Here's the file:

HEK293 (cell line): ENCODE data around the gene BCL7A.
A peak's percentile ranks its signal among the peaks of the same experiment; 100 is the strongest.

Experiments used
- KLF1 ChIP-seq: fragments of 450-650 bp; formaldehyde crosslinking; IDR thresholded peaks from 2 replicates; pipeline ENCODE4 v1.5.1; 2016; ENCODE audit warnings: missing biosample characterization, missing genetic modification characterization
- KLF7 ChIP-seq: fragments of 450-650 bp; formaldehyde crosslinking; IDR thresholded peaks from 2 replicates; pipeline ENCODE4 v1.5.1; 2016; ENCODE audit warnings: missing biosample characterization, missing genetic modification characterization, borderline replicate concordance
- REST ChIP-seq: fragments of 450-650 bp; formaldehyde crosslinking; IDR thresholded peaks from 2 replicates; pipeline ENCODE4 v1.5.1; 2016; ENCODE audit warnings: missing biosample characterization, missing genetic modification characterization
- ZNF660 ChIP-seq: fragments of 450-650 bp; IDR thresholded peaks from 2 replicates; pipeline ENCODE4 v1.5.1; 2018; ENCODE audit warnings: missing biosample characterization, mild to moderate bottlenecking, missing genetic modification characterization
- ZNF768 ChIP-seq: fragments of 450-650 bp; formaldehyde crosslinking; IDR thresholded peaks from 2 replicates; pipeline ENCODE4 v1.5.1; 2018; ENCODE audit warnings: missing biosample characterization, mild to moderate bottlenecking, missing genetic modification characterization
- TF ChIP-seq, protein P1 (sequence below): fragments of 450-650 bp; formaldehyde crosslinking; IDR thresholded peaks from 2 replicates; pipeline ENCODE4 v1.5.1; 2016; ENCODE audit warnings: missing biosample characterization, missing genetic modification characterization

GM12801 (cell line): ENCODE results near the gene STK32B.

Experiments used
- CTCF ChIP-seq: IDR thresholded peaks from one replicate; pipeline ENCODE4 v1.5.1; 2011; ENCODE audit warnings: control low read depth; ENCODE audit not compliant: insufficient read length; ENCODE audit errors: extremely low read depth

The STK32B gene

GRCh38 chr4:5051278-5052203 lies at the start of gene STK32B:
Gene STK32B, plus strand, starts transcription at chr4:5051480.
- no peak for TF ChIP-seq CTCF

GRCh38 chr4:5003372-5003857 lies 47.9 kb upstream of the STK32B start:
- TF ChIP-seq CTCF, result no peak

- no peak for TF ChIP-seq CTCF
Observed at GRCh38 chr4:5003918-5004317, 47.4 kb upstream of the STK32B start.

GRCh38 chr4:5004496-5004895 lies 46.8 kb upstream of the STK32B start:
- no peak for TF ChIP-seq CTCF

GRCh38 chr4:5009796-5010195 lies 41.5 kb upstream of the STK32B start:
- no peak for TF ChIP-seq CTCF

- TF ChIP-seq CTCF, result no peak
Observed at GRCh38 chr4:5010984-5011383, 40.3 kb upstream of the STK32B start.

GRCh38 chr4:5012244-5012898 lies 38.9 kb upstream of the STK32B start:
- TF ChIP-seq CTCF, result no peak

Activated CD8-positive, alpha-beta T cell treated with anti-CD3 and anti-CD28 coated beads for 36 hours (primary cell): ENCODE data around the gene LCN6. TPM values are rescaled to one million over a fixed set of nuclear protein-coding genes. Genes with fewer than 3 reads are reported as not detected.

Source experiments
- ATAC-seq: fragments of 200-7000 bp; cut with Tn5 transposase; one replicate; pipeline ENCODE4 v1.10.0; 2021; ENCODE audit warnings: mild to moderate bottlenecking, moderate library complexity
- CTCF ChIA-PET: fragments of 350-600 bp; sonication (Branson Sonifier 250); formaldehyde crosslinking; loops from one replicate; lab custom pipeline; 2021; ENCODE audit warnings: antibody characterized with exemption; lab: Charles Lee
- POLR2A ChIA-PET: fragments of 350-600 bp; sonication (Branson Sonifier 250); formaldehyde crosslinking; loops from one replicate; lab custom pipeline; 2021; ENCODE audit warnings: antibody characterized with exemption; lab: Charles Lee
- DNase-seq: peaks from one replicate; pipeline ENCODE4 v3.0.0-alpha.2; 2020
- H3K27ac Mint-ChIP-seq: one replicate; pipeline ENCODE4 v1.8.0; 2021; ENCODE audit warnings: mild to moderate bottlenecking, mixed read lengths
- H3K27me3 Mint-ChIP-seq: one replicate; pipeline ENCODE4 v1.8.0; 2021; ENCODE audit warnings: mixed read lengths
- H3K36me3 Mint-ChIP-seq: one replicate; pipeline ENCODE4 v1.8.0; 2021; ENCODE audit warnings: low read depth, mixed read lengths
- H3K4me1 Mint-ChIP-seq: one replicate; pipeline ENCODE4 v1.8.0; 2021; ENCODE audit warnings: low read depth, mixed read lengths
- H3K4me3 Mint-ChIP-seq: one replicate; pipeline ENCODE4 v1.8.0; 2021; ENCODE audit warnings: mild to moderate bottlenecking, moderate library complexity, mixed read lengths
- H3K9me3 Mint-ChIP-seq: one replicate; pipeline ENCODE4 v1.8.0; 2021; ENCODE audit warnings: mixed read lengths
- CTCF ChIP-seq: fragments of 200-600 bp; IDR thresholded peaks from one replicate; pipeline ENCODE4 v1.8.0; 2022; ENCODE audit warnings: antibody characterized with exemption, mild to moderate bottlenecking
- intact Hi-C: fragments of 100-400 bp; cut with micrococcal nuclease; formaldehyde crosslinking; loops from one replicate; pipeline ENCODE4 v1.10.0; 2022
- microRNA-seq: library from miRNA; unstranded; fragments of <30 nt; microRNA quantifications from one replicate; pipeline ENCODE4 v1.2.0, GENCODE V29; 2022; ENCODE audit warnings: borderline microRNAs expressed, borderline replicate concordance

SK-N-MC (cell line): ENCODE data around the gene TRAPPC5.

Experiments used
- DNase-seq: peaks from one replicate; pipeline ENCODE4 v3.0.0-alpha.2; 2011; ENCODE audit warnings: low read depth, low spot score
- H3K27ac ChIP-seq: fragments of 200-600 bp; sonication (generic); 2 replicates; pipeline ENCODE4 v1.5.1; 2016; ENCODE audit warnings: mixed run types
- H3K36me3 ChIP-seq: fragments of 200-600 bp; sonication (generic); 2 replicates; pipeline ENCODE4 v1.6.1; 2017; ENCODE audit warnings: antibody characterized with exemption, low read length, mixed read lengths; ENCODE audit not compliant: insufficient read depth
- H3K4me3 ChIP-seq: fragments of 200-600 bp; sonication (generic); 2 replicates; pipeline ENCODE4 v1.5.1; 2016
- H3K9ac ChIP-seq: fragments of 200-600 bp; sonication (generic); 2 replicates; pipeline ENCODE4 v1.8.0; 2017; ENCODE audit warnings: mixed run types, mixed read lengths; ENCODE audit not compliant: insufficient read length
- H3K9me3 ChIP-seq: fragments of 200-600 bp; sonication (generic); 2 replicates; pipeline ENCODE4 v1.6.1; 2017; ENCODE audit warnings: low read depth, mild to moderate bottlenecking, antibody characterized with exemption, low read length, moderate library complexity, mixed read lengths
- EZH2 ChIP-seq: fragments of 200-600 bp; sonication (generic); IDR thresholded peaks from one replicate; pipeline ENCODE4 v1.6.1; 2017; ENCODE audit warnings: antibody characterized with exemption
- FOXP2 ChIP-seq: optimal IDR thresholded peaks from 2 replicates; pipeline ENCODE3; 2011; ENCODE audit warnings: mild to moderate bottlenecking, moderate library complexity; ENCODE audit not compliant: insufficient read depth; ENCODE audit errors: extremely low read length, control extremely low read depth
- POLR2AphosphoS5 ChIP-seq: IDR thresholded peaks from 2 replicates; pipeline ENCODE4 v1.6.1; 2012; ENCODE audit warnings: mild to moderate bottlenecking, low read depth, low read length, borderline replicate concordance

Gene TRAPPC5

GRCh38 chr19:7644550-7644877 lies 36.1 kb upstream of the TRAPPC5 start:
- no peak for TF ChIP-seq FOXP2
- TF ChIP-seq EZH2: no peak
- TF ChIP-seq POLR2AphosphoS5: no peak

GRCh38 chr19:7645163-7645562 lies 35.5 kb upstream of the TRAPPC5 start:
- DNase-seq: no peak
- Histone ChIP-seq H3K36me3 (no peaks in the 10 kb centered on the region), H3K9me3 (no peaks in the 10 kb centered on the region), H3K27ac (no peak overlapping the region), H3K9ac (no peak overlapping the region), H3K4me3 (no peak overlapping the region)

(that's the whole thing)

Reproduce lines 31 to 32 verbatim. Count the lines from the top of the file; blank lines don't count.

- ATAC-seq: fragments of 200-7000 bp; cut with Tn5 transposase; one replicate; pipeline ENCODE4 v1.10.0; 2021; ENCODE audit warnings: mild to moderate bottlenecking, moderate library complexity
- CTCF ChIA-PET: fragments of 350-600 bp; sonication (Branson Sonifier 250); formaldehyde crosslinking; loops from one replicate; lab custom pipeline; 2021; ENCODE audit warnings: antibody characterized with exemption; lab: Charles Lee